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Sewer plan is for hike of 50 percent
It appears flushing is getting even more expensive.
City residents have seen their utility costs climb in recent years – especially sewer charges, which increased 27 percent in 2006, another 27 percent in 2007 and a final 27 percent in 2008. While those rate hikes might have have pinched residents on a budget, they pale in comparison to the suggestion now being floated at City Hall.
Public Works Director Chris Searcy went before members of the Enumclaw City Council July 27 to explain a proposed ordinance that would bump sewage rates another 25 percent in September and an additional 25 percent with the coming of the new year. The proposed increase would be across the board, impacting all classifications.
The proposal was offered for a “first reading” only, meaning it will next appear on the council’s Monday agenda. During that meeting, it’s expected council will take a final vote on the matter. City Administrator Mark Bauer said there will be time for public comment before council members render a decision.
A July 22 memo from Searcy to the mayor and council members noted that the city’s residential customers paid a flat rate of $24.80 in 2005. A study of the sewer operation recommended three straight years of increases, which aimed to see monthly rates leap to $50.80 by 2008.
“The actual revenue received by the 2,670 single family residential customers resulted in an average rate of $43.30,” Searcy wrote, explaining that three factors have apparently combined to keep revenues less than he had expected.
First, much of the department’s income is generated by water use, Searcy wrote, and city customers have reduced their consumption by 10 percent since 2005. Second, the city has programmed its billing software in a way that spurred a $75,000 annual shortage; and, finally, the city has more than 100 accounts that use minimal water – primarily vacant homes – which do not contribute to the revenue stream.
The sewer utility is required, by law, to be an “enterprise fund,” meaning expenditures and revenues must balance. Factored into the utility’s budget is the expansion of the wastewater treatment plant, which has climbed steadily in price. When the last sewage rate study was completed in 2005 – the one that recommended three straight years of 27 percent rate hikes – it was estimated that the treatment plant upgrade would cost $23 million. The price tag has since jumped to $33 million.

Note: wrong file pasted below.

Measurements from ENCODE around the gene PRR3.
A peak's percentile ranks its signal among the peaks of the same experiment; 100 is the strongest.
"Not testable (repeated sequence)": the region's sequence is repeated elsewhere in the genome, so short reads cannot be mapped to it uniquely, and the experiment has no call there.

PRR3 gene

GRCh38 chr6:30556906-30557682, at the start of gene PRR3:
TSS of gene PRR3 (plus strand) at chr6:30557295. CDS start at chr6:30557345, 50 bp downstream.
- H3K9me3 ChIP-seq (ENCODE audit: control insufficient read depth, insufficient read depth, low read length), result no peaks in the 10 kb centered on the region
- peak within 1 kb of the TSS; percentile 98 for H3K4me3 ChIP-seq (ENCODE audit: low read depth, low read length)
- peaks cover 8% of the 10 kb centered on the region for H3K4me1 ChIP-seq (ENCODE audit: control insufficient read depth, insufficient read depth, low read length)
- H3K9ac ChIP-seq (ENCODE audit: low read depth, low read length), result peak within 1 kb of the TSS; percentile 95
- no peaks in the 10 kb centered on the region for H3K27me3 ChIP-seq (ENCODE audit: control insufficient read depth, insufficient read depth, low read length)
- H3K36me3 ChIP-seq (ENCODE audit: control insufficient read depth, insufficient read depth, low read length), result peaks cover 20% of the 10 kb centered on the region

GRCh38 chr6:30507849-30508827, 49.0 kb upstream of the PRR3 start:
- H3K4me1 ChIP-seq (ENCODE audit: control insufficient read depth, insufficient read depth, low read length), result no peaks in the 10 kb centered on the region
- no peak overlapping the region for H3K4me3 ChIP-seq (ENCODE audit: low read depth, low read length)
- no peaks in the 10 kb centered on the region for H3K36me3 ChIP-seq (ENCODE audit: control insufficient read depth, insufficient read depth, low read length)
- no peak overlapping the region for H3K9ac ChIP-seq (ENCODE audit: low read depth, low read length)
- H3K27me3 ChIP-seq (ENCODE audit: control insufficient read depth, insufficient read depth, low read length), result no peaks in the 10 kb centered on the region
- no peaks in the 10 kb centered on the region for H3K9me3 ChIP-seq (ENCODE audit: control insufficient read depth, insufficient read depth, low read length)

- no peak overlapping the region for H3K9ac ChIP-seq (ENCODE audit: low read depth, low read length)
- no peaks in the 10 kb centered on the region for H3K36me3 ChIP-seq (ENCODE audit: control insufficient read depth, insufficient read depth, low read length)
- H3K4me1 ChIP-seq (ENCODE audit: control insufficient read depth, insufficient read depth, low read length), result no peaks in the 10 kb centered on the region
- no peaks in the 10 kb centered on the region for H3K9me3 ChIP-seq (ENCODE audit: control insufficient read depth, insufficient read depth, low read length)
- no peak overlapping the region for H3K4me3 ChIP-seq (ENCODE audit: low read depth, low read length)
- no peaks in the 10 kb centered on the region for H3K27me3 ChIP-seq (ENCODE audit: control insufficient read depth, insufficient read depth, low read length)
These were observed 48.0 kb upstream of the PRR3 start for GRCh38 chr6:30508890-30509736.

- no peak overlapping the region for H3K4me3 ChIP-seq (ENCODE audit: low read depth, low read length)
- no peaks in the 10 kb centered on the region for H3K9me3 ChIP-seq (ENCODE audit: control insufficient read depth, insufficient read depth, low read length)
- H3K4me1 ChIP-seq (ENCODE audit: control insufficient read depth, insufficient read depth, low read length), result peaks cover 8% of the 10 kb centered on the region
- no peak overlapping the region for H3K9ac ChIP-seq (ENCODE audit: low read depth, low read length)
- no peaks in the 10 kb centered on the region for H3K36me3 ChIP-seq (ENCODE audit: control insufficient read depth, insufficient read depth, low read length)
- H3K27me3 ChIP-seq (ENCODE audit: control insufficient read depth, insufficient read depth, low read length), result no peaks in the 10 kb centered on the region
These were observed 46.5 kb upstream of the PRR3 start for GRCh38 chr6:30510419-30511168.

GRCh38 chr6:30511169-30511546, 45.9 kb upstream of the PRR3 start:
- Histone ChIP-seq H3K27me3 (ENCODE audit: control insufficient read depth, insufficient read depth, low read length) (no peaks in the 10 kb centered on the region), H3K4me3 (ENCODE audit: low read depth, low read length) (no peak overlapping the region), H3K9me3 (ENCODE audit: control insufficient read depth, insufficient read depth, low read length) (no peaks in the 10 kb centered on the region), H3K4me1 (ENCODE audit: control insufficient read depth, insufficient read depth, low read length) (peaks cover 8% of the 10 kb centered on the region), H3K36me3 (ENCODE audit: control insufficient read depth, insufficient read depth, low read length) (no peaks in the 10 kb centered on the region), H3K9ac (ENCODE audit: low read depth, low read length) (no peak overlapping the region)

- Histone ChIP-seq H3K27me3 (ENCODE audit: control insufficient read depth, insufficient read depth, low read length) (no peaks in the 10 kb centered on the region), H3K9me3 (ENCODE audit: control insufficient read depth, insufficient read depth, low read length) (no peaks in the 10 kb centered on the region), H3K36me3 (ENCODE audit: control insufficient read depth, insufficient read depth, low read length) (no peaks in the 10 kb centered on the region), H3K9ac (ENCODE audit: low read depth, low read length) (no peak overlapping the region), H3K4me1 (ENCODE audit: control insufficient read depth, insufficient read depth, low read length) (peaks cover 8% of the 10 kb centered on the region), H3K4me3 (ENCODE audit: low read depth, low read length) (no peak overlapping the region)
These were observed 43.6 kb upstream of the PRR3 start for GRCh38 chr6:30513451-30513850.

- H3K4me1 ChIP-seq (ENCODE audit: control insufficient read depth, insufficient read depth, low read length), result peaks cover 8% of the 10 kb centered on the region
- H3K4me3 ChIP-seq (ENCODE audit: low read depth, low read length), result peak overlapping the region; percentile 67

“Thus, the rate study did not anticipate the much larger annual debt service payment,” Search wrote in his memo.
Also hammering the department’s budget is the stagnant economy that has seen building projects slowed to a crawl.
It was anticipated that completion of the treatment plant expansion project would spur growth in Enumclaw – the type of growth that translates to connection charges, which mean money in the department coffers.
The 2005 rate study anticipated more than $280,000 in revenues from connection charges. Instead, Searcy is looking at collecting about $54,000 in 2009 “and the outlook for 2010 residential construction activity is not particularly good either,” he wrote.
The math is rather simple: the lack of new construction, and accompanying revenues, shifts the financial burden to existing ratepayers.
While suggesting the pair of 25 percent rate hikes during a five-month span, Searcy warned of more to come.
“Ongoing annual inflationary rate increases may also be necessary depending upon the rate of new customer growth,” his memo said.
Councilman Jim Hogan noted his displeasure over the idea of two rate hikes so close together. Household budgets must be juggled to accommodate added utility costs, he said; if a big rate hike is necessary, he said, it would be better to implement it in a single blow, rather than two separate increases.
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